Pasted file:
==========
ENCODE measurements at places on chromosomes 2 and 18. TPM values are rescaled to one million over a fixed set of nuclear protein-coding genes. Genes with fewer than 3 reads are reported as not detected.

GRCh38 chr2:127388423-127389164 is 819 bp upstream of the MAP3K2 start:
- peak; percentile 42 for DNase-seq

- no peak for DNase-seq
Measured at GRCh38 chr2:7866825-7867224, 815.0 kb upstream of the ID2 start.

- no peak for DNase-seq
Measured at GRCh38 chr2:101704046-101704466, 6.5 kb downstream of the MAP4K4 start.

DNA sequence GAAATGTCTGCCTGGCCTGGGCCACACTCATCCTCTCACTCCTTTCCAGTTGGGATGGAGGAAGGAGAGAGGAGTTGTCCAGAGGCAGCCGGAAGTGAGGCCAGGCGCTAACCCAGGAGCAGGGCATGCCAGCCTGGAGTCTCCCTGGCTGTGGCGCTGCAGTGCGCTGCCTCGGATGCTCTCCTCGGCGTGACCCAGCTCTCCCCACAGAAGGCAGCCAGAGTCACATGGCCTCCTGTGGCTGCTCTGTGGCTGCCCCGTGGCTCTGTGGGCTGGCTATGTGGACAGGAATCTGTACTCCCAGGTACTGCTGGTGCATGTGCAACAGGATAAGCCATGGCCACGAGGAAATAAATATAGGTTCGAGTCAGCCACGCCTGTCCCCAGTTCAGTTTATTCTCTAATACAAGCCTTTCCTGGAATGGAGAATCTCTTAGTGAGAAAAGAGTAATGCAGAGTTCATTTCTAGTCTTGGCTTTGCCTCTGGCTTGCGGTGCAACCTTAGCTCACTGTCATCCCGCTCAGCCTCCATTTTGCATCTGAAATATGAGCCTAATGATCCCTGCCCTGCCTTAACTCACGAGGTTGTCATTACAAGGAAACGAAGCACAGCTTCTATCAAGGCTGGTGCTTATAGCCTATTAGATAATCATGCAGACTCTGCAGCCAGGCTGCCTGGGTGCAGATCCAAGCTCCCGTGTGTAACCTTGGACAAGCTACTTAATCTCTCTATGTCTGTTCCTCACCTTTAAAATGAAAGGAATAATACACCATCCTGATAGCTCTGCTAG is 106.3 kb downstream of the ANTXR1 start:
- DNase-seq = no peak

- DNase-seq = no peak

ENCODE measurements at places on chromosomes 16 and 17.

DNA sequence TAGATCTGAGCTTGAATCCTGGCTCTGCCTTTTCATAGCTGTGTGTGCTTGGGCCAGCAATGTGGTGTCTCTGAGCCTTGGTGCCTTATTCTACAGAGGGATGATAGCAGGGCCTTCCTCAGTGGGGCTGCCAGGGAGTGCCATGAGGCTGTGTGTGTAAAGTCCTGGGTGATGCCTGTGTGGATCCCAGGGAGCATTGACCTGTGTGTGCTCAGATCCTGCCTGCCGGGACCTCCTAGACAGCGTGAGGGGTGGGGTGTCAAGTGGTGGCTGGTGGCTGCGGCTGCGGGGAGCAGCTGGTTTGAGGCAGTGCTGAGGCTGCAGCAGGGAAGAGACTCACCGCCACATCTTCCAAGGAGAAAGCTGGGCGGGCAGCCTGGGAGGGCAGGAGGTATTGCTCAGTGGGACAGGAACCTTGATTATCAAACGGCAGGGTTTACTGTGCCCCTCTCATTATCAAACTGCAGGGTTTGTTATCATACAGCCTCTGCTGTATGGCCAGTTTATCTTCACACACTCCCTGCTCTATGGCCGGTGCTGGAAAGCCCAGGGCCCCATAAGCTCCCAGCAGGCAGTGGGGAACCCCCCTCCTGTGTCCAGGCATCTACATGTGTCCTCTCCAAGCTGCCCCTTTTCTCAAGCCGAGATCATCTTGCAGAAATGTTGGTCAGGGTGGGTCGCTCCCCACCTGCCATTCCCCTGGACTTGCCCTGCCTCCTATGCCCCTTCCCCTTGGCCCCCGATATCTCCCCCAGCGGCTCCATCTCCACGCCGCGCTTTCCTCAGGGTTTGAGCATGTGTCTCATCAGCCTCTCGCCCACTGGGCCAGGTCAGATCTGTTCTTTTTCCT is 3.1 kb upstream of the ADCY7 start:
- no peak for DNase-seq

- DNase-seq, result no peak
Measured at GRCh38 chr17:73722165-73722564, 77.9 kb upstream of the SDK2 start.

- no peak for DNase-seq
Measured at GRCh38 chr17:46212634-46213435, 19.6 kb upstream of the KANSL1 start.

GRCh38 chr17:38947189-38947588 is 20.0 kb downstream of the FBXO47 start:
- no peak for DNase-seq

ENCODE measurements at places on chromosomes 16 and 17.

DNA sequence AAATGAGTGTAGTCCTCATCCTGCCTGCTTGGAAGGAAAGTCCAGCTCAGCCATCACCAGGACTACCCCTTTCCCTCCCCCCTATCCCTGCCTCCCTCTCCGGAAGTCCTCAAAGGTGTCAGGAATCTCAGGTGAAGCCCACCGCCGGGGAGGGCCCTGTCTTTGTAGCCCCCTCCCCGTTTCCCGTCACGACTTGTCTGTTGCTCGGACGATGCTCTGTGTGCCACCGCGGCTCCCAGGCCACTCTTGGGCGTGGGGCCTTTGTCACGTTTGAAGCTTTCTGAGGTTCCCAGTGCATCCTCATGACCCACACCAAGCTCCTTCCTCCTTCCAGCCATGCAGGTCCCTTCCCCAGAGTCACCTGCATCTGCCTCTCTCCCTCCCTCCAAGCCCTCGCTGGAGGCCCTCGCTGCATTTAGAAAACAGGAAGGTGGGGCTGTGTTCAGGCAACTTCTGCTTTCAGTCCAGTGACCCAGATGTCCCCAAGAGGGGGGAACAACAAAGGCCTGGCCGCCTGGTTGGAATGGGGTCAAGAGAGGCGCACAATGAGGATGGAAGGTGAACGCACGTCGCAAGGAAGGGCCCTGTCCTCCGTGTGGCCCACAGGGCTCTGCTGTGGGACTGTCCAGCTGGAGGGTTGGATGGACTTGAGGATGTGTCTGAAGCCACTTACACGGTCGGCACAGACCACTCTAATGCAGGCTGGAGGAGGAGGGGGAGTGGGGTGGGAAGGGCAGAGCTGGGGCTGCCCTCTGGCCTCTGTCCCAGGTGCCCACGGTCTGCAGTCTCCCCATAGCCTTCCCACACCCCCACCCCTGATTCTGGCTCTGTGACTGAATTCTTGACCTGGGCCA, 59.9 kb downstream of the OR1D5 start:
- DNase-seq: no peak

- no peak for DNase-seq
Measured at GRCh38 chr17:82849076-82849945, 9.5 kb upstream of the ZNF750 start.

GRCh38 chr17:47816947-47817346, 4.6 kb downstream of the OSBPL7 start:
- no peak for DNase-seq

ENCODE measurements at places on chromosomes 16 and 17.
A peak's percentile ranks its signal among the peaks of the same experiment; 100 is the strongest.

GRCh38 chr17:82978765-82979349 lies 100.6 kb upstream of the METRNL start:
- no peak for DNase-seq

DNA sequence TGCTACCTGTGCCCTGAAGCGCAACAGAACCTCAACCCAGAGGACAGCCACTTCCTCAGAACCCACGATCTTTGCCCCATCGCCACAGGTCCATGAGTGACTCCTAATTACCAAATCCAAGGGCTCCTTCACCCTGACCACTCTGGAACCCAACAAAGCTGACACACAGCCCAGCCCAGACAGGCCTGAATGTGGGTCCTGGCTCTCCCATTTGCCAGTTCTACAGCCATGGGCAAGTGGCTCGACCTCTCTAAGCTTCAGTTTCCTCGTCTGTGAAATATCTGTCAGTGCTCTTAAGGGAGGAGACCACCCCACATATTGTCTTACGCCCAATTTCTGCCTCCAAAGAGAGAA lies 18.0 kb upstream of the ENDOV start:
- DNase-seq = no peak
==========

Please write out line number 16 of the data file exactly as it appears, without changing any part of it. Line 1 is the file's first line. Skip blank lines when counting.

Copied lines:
- no peak for DNase-seq